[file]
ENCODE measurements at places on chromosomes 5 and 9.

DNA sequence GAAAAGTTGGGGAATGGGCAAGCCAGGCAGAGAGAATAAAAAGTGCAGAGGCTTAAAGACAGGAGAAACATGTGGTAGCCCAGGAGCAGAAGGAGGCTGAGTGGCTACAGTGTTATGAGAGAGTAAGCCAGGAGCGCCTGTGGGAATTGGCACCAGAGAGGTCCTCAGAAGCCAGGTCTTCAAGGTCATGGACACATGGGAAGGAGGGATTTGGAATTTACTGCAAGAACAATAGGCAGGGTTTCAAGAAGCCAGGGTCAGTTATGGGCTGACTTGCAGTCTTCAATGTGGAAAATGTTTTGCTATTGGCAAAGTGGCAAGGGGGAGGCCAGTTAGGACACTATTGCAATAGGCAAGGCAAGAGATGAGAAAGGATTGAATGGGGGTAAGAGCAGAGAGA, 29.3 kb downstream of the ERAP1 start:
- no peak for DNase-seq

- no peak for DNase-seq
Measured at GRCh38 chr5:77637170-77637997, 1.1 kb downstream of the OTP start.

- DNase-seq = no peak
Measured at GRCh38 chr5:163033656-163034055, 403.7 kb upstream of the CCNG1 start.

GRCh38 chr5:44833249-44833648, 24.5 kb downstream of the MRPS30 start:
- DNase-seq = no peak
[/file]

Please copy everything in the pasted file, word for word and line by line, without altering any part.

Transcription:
ENCODE measurements at places on chromosomes 5 and 9.

DNA sequence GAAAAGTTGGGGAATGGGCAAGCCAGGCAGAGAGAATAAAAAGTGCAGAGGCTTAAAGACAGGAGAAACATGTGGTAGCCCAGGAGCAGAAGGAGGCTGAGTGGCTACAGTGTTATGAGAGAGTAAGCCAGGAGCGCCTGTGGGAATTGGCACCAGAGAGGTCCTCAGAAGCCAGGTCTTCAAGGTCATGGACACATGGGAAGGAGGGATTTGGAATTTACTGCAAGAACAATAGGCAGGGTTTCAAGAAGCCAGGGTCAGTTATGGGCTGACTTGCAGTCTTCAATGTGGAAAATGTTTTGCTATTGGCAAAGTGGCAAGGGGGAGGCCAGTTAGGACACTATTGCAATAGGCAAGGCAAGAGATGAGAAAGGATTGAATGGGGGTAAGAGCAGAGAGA, 29.3 kb downstream of the ERAP1 start:
- no peak for DNase-seq

- no peak for DNase-seq
Measured at GRCh38 chr5:77637170-77637997, 1.1 kb downstream of the OTP start.

- DNase-seq = no peak
Measured at GRCh38 chr5:163033656-163034055, 403.7 kb upstream of the CCNG1 start.

GRCh38 chr5:44833249-44833648, 24.5 kb downstream of the MRPS30 start:
- DNase-seq = no peak